Joe Biden’s New Foreign Policy Adviser Supported Iraq War and Dubbed Edward Snowden a “Traitor”

Nicholas Burns worked under presidents George H.W. Bush, Bill Clinton, and George W. Bush before leaving public service and becoming a lobbyist.

Former US Ambassador to NATO Ambassador Nicholas Burns testifies during a US Senate Select Committee on Intelligence hearing about Russian activities in other countries' elections, on Capitol Hill in Washington, DC, June 28, 2017. / AFP PHOTO / SAUL LOEB        (Photo credit should read SAUL LOEB/AFP/Getty Images)
Former U.S. Ambassador to NATO Nicholas Burns testifies during a Senate Select Intelligence Committee hearing about Russian activities in other countries' elections, in Washington, D.C., on June 28, 2017. Photo: Saul Loeb/AFP/Getty Images

Joe Biden’s new foreign policy adviser was a supporter of the Iraq War while serving in the George W. Bush administration, though he now says it was “a pretty serious blunder.” Nicholas Burns, whose hiring was first reported by CNN on Monday, has also called NSA whistleblower Edward Snowden a a traitor.”

Biden, of course, was a supporter of the war himself and later advocated splitting Iraq into three independent countries along sectarian lines. In the runup to the war, Biden was chair of the Senate Committee on Foreign Relations.

Burns worked on the National Security Council staff under presidents George H.W. Bush and Bill Clinton. He then served as ambassador to NATO, and later undersecretary of state for political affairs, the third-ranking position in the State Department, under George W. Bush. Burns retired in 2008 from public service and has since been a senior counselor at the Cohen Group, a global lobbying and influence firm, as well as a professor at Harvard’s Kennedy School. He was an adviser to the presidential campaign of Hillary Clinton. 

According to his Harvard resume, he is a consultant for Goldman SachsHis Harvard bio also lists speeches he gave in 2018, some of which he says he was paid for. He spoke to Bank of America, State Street, CitiBank, Honeywell, and a number of other companies, universities, and associations. 

“The most important thing Joe Biden needs to prove regarding foreign policy is that he has learned from his disastrous decision to support going to war in Iraq and other foreign countries around the globe,” said Alexander McCoy, political director of Common Defense, a progressive, grassroots veterans organization. “It’s not encouraging that, out of countless possible choices, Joe Biden selected a foreign policy advisor who also supported the invasion of Iraq, the biggest foreign policy mistake of a generation — a mistake that veterans like us still are suffering the consequences of.” McCoy added that Biden had yet to sign the group’s pledge to end the nation’s “forever wars.”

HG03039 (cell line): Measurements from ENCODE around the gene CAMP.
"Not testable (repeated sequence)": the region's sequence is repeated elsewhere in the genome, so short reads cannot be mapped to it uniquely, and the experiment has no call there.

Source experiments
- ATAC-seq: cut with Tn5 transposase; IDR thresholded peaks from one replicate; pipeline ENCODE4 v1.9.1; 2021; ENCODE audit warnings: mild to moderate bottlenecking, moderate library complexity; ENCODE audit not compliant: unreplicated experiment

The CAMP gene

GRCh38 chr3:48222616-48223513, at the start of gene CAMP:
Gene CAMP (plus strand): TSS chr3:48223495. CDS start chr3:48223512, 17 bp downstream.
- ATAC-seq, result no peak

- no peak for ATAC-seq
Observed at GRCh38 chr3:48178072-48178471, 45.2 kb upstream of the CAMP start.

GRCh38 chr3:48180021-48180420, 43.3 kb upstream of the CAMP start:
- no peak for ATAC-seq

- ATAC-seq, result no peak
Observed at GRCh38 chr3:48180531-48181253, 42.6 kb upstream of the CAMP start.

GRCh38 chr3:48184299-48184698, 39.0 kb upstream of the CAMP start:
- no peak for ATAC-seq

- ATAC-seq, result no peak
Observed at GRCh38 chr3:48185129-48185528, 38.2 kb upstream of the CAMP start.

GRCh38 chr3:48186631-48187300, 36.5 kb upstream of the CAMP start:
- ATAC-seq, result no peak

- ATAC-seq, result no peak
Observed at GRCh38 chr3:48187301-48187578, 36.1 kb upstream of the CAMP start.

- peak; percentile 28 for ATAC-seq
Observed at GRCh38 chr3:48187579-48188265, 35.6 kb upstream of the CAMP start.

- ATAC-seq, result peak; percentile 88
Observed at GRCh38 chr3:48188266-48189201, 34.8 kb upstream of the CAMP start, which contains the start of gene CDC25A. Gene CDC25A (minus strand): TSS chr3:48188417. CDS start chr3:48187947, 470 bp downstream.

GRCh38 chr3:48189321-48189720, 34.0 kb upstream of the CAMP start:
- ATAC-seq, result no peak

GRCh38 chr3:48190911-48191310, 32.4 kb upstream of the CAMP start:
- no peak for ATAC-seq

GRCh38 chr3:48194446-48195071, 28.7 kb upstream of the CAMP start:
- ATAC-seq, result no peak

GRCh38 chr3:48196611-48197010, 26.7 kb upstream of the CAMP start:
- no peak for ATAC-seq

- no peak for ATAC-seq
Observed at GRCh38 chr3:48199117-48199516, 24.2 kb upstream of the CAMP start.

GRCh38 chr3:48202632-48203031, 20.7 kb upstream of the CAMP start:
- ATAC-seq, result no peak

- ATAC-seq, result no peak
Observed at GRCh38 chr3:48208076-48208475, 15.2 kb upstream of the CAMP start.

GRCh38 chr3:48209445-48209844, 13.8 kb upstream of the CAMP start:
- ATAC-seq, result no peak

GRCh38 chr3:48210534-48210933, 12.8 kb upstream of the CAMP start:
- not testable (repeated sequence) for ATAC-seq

CNN reported that Burns was hired by Tony Blinken, Biden’s longtime Senate foreign policy aide, who helped craft Biden’s own support for the Iraq War. Blinken followed Biden to the Obama administration, serving as the veep’s national security adviser from 2009 to 2013, where he and Biden oversaw the troop drawdown in Iraq, a process that led to chaos on a scale that rivaled the initial occupation and insurgency. Blinken became Obama’s deputy national security adviser in 2013.

Biden has not always been on the hawkish side of a foreign policy argument. Early in his tenure, Obama pushed for a rapid increase in troop deployments to Afghanistan; Biden argued internally that it was a flawed strategy. He lost the argument but was correct, as the troop surge failed to meet any of its objectives. 

Biden’s foreign policy legacy has been colored by a damning comment made by Obama Defense Secretary Robert Gates in his memoir: “He’s a man of integrity, incapable of hiding what he really thinks, and one of those rare people you know you could turn to for help in a personal crisis. Still, I think he’s been wrong on nearly every major foreign policy and national security issue over the past four decades.” 

Biden’s choice of Burns, and his links to the George W. Bush administration and support for the Iraq War, puts the direction of his campaign in stark contrast to the foreign policy platform President Donald Trump is likely to run on. Though Trump has ramped up the drone war, which has corresponded with a spike in civilian deaths, and hired the bellicose John Bolton as national security adviser, who is in the process of maneuvering Trump into open conflict with Iran, he no doubt plans to run for reelection as an isolationist who ended American wars overseas. Indeed, Trump’s informal foreign policy adviser, Tucker Carlson, has warned him that he risks muddling that message by letting Bolton trick him into a war with Iran. 

Foreign policy has not played a major role in the Democratic primaries so far, unlike in 2008, when Hillary Clinton’s support for the Iraq War helped sink her campaign. Biden, in laying out his foreign policy vision in a recent speech, pledged to “end the forever wars in Afghanistan and the Middle East.” 

The Cohen Group, founded by Clinton administration Defense Secretary William Cohen, represents weapon-makers and other companies with interests in the U.S. and overseas.

Ryan Grim is the author of “We’ve Got People: From Jesse Jackson to Alexandria Ocasio-Cortez, the End of Big Money and the Rise of a Movement.”

Update: July 24, 2019
This story was updated to include comment from Alexander McCoy.


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